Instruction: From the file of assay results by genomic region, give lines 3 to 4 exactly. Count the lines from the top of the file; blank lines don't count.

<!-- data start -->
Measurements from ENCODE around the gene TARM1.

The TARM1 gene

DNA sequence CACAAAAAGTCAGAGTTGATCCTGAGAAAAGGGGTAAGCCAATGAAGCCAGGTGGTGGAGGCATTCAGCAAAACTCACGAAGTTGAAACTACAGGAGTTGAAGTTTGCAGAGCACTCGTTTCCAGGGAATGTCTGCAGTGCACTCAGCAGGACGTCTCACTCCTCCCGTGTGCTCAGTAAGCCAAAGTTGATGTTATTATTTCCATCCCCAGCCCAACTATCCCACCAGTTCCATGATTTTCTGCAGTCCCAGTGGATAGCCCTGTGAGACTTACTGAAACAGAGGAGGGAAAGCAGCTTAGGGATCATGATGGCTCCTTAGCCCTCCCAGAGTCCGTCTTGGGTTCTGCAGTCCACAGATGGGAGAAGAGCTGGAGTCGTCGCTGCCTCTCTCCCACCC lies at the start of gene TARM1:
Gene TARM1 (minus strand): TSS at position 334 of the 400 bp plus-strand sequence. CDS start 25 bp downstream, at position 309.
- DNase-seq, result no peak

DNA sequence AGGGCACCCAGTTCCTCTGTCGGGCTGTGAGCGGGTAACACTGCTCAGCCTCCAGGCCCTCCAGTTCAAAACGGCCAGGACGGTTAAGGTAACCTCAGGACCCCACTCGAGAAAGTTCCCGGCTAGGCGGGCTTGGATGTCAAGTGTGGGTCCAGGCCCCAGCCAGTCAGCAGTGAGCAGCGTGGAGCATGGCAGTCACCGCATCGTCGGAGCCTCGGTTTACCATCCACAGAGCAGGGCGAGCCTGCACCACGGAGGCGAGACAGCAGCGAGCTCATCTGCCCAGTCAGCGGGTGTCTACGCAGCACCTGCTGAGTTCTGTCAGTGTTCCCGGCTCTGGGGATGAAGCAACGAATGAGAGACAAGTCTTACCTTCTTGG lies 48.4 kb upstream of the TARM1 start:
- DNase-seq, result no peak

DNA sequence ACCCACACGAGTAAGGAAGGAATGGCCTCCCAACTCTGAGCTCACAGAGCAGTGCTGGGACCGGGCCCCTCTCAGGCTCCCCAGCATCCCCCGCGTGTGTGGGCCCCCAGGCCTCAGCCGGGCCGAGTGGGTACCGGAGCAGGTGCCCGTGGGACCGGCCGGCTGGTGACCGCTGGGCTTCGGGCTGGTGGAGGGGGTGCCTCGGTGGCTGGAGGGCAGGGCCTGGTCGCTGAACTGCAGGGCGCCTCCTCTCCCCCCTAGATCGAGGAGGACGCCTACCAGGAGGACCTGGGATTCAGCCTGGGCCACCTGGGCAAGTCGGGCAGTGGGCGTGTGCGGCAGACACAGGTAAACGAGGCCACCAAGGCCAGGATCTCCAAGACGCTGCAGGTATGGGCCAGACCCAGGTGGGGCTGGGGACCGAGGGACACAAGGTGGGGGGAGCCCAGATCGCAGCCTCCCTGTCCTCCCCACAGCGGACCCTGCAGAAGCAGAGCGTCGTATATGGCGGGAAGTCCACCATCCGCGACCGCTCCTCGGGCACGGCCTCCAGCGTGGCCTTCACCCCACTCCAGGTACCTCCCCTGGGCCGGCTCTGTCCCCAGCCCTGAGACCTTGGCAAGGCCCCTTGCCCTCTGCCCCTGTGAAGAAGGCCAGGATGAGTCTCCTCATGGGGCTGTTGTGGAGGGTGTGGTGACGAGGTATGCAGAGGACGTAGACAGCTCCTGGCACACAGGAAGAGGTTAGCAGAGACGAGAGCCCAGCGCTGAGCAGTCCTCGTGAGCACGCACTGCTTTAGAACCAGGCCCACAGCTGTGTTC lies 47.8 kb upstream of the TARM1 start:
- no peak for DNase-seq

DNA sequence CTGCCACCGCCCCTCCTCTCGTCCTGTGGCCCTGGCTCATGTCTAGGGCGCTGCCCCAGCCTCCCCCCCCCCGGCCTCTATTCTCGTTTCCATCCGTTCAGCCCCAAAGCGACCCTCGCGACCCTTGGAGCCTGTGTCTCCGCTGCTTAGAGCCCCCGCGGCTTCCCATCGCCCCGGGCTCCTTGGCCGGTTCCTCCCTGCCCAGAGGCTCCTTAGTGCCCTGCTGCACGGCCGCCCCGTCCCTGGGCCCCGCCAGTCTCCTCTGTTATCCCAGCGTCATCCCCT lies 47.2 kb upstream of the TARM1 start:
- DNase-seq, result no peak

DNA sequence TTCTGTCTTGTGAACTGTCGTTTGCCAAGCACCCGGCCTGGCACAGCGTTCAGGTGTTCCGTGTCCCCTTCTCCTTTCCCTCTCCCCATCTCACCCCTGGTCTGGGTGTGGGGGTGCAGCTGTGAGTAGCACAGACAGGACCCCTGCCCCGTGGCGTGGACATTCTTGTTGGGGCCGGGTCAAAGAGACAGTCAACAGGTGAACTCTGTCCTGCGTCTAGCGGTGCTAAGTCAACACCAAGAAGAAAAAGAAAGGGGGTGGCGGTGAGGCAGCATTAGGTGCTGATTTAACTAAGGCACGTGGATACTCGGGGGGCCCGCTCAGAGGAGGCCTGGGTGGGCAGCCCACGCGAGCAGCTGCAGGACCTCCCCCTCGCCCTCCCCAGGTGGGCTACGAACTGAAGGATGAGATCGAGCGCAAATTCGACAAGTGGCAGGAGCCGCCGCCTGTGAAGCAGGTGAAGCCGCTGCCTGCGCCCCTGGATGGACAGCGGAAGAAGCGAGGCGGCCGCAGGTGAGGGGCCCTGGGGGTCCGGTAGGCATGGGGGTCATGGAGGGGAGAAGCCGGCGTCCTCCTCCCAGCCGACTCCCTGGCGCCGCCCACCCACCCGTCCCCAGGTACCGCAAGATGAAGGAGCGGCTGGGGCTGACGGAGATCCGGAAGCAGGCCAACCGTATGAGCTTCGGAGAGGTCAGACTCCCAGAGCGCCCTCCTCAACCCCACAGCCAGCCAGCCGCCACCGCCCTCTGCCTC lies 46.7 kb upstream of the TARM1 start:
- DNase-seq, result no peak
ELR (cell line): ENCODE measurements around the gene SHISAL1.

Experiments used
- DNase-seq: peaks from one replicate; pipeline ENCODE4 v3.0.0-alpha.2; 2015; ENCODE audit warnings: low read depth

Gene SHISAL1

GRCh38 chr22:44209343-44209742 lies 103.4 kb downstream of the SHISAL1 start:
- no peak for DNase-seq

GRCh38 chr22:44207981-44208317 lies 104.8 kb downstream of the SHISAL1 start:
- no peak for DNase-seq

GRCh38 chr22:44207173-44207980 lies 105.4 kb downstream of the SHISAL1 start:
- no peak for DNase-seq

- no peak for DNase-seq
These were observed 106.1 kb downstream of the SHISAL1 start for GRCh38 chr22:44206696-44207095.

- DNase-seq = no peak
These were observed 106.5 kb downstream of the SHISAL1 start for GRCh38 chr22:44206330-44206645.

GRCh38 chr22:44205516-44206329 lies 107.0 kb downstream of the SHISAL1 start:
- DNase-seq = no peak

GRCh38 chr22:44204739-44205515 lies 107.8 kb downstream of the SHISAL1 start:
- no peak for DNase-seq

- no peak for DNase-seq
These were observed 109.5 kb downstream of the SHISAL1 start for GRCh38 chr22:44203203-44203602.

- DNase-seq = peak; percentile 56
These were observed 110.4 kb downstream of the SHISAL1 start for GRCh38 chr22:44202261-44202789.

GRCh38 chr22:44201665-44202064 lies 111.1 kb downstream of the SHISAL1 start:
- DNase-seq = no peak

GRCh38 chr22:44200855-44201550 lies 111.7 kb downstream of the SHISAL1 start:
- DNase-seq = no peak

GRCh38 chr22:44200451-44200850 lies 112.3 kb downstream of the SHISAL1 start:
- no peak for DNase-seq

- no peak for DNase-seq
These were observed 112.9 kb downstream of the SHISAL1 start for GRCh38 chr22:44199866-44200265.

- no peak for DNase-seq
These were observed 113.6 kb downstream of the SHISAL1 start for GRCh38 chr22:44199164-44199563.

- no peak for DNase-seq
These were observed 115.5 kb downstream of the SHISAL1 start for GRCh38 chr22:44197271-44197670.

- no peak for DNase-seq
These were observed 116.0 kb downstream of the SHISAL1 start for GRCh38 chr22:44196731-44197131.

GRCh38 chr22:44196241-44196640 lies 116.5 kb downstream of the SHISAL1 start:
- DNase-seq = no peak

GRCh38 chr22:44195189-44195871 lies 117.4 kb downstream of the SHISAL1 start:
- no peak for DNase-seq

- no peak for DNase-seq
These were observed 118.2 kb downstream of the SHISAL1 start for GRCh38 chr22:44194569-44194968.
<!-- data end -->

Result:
DNA sequence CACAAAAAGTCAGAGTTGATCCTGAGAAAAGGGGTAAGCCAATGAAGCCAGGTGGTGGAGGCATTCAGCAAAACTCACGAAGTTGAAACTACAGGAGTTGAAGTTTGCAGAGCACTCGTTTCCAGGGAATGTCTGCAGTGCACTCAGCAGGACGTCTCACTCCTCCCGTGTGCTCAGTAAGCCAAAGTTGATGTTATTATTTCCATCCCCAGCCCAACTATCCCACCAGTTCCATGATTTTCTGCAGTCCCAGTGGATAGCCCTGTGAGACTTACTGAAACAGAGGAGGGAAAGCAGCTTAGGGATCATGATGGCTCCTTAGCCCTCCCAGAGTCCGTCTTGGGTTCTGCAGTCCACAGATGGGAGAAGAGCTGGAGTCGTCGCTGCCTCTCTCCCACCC lies at the start of gene TARM1:
Gene TARM1 (minus strand): TSS at position 334 of the 400 bp plus-strand sequence. CDS start 25 bp downstream, at position 309.